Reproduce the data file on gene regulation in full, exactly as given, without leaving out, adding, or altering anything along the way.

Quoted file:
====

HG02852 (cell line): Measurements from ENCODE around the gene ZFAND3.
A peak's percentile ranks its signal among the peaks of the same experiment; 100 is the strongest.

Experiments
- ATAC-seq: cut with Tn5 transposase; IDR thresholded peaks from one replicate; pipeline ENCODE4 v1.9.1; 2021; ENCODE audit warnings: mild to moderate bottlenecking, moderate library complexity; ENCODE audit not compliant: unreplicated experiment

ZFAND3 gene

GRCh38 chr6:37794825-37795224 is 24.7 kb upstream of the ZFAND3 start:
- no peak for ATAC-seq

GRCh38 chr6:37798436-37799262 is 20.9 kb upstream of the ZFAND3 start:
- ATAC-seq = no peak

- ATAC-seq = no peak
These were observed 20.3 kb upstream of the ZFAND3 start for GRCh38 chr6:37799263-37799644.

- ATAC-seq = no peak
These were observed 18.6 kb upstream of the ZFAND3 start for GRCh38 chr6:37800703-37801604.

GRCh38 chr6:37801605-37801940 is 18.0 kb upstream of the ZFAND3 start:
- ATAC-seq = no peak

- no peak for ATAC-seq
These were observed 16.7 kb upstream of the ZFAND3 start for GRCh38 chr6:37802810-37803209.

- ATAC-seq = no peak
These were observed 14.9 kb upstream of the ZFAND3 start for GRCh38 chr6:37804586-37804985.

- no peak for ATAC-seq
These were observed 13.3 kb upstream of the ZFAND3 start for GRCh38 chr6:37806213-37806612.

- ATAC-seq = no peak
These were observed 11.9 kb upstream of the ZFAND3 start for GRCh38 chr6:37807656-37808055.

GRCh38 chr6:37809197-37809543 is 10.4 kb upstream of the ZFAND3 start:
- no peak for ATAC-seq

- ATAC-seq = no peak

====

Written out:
HG02852 (cell line): Measurements from ENCODE around the gene ZFAND3.
A peak's percentile ranks its signal among the peaks of the same experiment; 100 is the strongest.

Experiments
- ATAC-seq: cut with Tn5 transposase; IDR thresholded peaks from one replicate; pipeline ENCODE4 v1.9.1; 2021; ENCODE audit warnings: mild to moderate bottlenecking, moderate library complexity; ENCODE audit not compliant: unreplicated experiment

ZFAND3 gene

GRCh38 chr6:37794825-37795224 is 24.7 kb upstream of the ZFAND3 start:
- no peak for ATAC-seq

GRCh38 chr6:37798436-37799262 is 20.9 kb upstream of the ZFAND3 start:
- ATAC-seq = no peak

- ATAC-seq = no peak
These were observed 20.3 kb upstream of the ZFAND3 start for GRCh38 chr6:37799263-37799644.

- ATAC-seq = no peak
These were observed 18.6 kb upstream of the ZFAND3 start for GRCh38 chr6:37800703-37801604.

GRCh38 chr6:37801605-37801940 is 18.0 kb upstream of the ZFAND3 start:
- ATAC-seq = no peak

- no peak for ATAC-seq
These were observed 16.7 kb upstream of the ZFAND3 start for GRCh38 chr6:37802810-37803209.

- ATAC-seq = no peak
These were observed 14.9 kb upstream of the ZFAND3 start for GRCh38 chr6:37804586-37804985.

- no peak for ATAC-seq
These were observed 13.3 kb upstream of the ZFAND3 start for GRCh38 chr6:37806213-37806612.

- ATAC-seq = no peak
These were observed 11.9 kb upstream of the ZFAND3 start for GRCh38 chr6:37807656-37808055.

GRCh38 chr6:37809197-37809543 is 10.4 kb upstream of the ZFAND3 start:
- no peak for ATAC-seq

- ATAC-seq = no peak